Divers, amateur geologists, anglers and anyone with curiosity about what lies beneath the waves, will enjoy the new water depth map of Blue Mountain Lake. The printed contour map reveals dramatic underwater terrain. Sharp cliffs tumble into cavities, giant glacial erratics are scattered about, and unseen underwater ridges link some islands while deep holes separate others.
Blue Mountain Lake straddles the divide between the Saint Lawrence and Hudson watersheds and is ringed by mountains whose slopes continue below the surface. An enormous northeast to southwest glacial groove runs under West Bay and includes the lake’s deepest spot. That low point is 102.7 feet down where there is a huge erratic.
Created by Andy Coney, a lifelong Blue Mountain Lake paddler, rower, and sailor, who was inspired by overhearing two fishermen talk about high-tech fish finders, the map incorporates thousands of GPS/Depth points. After weeks of rowing the edges of the lake and all 38 islands in a guideboat set up with his brother-in-law’s fish finder, the equipment was moved to a small outboard and many more weeks of crisscrossing began. By November 2016 the recording was done, but two and a half years more were needed to learn the software needed to make a printable version. Finally, in February, the map debuted at the Adirondack Lakes Center for the Arts’ Winter Benefit where the first copy to be seen in public was auctioned for $375.
Interesting statistics have come from the project too. Blue Mountain Lake’s water area, excluding islands, is 1,249 acres. The average depth is 33.3 feet and the lake holds about 28.7 billion gallons.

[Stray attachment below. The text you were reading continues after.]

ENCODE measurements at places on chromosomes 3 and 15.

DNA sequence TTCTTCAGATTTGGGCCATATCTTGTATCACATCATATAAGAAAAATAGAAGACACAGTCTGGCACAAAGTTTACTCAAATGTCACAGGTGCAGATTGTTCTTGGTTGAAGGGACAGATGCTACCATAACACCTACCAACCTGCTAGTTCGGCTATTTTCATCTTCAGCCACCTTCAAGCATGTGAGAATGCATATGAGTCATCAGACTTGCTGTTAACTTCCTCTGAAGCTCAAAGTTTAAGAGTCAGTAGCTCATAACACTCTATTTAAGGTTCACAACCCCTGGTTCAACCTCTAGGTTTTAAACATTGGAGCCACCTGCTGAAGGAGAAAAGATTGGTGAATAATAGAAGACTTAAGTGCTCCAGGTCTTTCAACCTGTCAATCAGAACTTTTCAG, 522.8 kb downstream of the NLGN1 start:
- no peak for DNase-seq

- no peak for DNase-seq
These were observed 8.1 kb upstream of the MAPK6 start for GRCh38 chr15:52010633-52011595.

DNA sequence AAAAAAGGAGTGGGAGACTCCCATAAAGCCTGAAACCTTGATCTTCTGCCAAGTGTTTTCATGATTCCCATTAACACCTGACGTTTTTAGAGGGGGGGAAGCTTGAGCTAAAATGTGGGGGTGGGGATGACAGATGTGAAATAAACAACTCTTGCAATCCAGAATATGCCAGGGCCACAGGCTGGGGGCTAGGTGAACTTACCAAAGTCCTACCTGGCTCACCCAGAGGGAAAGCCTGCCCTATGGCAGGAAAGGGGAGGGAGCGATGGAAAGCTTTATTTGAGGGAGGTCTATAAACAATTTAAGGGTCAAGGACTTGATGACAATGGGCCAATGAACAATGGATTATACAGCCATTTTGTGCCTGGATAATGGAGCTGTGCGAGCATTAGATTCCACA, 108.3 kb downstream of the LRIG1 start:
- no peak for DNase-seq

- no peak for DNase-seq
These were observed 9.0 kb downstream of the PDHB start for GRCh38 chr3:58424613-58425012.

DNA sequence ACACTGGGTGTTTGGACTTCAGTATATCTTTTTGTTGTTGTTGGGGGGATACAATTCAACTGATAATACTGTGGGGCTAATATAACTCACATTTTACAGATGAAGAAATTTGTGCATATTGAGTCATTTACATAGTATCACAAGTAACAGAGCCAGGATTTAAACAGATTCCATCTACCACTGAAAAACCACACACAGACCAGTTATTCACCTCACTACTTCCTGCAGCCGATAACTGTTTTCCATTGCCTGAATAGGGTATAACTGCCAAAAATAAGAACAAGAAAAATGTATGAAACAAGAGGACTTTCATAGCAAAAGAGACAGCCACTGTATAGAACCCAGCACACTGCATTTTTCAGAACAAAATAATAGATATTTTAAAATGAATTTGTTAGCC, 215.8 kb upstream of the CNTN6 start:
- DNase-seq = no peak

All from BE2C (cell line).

Framed prints of the depth map in large and medium sizes are now for sale at the Adirondack Lakes Center for the Arts in Blue Mountain Lake. Unframed 12 x 20 prints, a more handy size to take out on the lake, are available for $30 at both the Arts Center and at Blue Mountain Lake’s Blue Line Market.
For boaters more concerned about what lurks near the surface of Blue Mountain Lake, there’s now a new 10 x 14 waterproof shoal map. Also created by Coney, he says the shoal map reflects “a lifetime of hitting rocks so you won’t have to.”
Known rocks are marked with an X and rocky areas to avoid are indicated with crosshatching. The map includes historic names for the major shoals, such as Shearing Pin, Sunken Islands, and the profanity-inspiring Expletive Shoal. State-owned islands open to the public are named with the authorized primitive camp sites shown. Even the hard-to-find lakeside trailhead to Castle Rock is included.
The map, dubbed “Uncle Andy’s Famous Waterproof Shoal Map,” is available for $7 at the Blue Line Market in Blue Mountain Lake and printed on waterproof material.
Photo of Andy Coney holding his new Blue Mountain Lake bathometric map.